Thursday, December 11, 2008

Wirral Against Service Cuts

A crowd of two hundred or more Wirral residents gathered at Wallasey Town Hall last night, to show their anger at the council's planned cuts to vital services.

The Labour/Lib Dem coalition have been pushing a 'Strategic Asset Review', which Council leader Steve Foulkes claims will 'support regeneration'. However - as many Liverpool people know - the word 'regeneration' is code for putting the needs of business before those of working class people.

The coalition plans the closure of twelve libraries - Birkenhead Central Library and many local branches - plus two leisure centres (including Guinea Gap Baths, right next to the Town Hall), Pacific Road Theatre and the Wirral Museum at Birkenhead Town Hall. As a replacement, the Cabinet want to build eleven new buildings, at the cost of £20 million. They claim this will mean "better but fewer" facukities. However, Foulkes (who got a 500% pay rise this February) has admitted he is looking for ways to save money. Libraries, cultural venues and recreation centres are clearly not considered a worthwhile investment.

The protest was arranged when Conservative Councillor John Hale, Chair of the Culture, Tourism and Leisure Overview and Scrutiny Committee called a special meeting to examine the Cabinet's proposals. Though the Committee has no powers to overturn the proposals, the Conservatives are seeking to use the dispute as a wedge issue in the run-up to the local elections next May.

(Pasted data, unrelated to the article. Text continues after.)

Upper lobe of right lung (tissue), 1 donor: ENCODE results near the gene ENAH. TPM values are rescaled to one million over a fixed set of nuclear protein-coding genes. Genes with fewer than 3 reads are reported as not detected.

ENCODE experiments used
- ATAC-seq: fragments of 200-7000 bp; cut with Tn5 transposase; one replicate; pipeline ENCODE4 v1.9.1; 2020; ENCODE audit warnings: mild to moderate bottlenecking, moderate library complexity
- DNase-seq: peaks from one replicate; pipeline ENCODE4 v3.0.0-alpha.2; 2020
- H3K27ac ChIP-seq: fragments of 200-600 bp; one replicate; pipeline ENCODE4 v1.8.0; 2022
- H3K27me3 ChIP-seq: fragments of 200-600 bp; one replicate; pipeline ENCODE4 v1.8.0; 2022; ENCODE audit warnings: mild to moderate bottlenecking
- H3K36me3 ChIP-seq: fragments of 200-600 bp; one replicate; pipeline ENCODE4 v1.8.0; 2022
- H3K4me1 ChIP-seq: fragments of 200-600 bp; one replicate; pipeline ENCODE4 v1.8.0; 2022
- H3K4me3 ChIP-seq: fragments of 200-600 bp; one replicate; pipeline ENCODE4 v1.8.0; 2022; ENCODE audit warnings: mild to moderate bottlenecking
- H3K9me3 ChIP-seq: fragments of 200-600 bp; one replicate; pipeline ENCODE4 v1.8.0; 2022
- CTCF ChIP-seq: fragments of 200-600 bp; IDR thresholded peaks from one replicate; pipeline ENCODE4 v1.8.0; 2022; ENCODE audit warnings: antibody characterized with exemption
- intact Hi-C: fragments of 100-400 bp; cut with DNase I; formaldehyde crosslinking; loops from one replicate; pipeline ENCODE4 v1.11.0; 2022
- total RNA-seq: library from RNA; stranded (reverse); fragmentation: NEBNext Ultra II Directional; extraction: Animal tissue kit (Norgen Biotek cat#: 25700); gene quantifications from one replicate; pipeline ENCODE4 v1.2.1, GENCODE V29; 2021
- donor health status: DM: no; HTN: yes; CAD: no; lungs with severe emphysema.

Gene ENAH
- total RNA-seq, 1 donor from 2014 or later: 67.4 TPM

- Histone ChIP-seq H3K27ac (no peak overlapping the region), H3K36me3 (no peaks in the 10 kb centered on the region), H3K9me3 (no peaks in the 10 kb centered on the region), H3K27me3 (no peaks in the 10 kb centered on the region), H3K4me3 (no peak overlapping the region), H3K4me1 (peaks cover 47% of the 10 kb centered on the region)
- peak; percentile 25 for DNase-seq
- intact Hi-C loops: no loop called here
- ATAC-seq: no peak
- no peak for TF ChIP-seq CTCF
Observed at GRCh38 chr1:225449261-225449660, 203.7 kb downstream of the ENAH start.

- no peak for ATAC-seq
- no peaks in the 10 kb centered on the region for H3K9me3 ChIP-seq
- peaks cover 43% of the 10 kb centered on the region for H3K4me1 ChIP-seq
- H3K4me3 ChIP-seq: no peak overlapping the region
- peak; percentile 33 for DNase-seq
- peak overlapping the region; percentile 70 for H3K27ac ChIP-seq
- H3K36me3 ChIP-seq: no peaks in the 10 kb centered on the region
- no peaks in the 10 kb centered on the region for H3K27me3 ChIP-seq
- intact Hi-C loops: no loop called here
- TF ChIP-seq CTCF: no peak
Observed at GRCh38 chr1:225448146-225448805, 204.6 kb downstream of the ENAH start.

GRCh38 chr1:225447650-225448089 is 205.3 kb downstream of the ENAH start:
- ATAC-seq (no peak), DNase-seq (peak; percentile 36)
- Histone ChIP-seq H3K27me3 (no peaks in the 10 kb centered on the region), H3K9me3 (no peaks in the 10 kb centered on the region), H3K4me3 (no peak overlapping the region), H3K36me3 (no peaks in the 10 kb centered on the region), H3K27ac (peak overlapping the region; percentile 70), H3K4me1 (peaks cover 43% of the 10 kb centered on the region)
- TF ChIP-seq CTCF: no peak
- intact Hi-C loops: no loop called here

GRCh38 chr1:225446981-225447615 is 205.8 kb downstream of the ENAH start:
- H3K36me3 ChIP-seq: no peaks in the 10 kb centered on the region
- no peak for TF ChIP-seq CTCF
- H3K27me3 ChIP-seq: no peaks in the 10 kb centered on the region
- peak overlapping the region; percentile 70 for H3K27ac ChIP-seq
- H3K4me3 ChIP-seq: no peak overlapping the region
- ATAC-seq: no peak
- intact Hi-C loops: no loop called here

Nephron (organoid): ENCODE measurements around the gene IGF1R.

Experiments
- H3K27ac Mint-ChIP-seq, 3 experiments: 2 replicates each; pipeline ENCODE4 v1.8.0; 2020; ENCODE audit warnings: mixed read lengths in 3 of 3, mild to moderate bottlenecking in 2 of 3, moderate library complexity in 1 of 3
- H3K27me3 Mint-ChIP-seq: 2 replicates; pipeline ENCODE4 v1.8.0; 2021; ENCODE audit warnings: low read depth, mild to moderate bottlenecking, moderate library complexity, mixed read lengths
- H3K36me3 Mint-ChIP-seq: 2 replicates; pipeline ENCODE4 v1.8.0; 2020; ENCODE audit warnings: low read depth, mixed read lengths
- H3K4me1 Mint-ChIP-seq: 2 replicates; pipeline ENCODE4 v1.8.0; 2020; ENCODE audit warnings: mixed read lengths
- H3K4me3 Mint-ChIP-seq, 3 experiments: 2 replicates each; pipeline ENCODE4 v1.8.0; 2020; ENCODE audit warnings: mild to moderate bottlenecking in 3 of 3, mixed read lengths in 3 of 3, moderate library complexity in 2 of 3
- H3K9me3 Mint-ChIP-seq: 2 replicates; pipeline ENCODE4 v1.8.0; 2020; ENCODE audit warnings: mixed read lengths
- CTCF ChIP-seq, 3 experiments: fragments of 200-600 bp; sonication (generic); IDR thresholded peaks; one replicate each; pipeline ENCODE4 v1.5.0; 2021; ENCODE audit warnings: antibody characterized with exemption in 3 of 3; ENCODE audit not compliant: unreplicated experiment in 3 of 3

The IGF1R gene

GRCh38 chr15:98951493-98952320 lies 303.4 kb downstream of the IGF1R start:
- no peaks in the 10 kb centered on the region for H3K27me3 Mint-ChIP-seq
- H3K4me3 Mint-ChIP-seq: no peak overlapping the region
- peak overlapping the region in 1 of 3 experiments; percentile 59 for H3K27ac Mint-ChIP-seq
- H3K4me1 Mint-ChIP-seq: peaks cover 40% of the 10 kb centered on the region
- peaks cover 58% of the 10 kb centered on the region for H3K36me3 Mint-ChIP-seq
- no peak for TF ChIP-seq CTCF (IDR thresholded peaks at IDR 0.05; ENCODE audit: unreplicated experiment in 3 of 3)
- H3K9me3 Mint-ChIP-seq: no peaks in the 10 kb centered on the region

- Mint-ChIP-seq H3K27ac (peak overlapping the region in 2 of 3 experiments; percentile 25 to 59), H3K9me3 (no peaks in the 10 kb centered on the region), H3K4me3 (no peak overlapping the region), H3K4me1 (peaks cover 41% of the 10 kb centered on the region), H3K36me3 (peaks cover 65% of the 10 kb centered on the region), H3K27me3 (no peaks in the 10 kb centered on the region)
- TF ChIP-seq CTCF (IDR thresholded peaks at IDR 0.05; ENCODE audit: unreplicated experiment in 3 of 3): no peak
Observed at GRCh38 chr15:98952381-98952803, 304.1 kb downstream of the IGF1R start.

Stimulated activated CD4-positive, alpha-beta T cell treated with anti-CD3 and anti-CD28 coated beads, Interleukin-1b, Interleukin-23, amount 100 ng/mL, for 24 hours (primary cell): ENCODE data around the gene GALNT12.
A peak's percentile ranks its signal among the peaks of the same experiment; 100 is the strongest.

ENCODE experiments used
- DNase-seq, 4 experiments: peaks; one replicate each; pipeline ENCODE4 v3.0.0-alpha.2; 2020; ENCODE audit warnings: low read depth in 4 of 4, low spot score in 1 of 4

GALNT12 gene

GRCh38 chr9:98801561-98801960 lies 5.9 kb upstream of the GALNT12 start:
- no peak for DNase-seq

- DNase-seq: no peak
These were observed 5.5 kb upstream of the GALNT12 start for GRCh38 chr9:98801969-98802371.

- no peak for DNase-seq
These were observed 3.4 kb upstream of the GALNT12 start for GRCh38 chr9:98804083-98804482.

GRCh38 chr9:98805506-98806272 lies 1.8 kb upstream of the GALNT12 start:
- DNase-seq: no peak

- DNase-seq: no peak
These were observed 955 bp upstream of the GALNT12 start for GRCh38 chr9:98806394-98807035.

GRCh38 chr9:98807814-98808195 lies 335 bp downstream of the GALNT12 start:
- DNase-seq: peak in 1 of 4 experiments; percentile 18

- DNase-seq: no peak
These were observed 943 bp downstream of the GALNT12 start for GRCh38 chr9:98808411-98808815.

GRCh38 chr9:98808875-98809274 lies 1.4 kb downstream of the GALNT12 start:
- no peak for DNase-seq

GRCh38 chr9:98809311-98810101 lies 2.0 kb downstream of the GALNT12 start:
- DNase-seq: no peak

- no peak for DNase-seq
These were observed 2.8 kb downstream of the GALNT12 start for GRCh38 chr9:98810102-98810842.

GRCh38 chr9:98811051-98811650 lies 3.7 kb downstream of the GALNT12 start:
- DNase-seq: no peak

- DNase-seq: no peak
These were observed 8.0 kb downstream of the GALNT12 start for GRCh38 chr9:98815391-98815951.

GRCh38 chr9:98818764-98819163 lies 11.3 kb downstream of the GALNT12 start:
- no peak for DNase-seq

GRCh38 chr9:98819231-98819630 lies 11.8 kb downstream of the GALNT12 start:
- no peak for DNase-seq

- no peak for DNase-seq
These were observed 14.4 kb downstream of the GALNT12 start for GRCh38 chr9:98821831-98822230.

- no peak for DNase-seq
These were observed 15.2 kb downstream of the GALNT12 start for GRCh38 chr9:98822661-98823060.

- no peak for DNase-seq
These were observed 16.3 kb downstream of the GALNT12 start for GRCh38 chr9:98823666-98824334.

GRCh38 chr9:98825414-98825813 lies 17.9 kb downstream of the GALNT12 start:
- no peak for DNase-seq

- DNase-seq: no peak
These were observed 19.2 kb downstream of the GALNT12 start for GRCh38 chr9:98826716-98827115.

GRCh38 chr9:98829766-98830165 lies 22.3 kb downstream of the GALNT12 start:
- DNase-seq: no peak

At present, the Tories are the largest single party, having made significant gains from Labour this year. However, the coalition between Labour and the Liberal Democrats has kept them out of power. They would need a swing of a further nine seats to win overall control, but local leader Jeff Green and his councillors are keen to make political capital by opposing the hated cuts.

It is measure of these crisis-ridden times that the Labour/Lib Dem proposals are so right wing that the Conservatives - many of whom reached political maturity during the reign of Margaret Thatcher - are to be able to position themselves to their left. However, should they win power, the Tories would face similar - or maybe even deeper - economic problems, and would have to find money from somewhere, either by service cuts or higher taxes.

Yesterday's protest included many workers from the various facilities, as well as young children on perhaps their first demonstration. If the campaign is to be successful, it must ignore the siren songs of both the Tories and the Labour Party - which many trade union bureaucrats are linked to - and focus on concerted workplace-based action, which would have huge backing from Wirral people.
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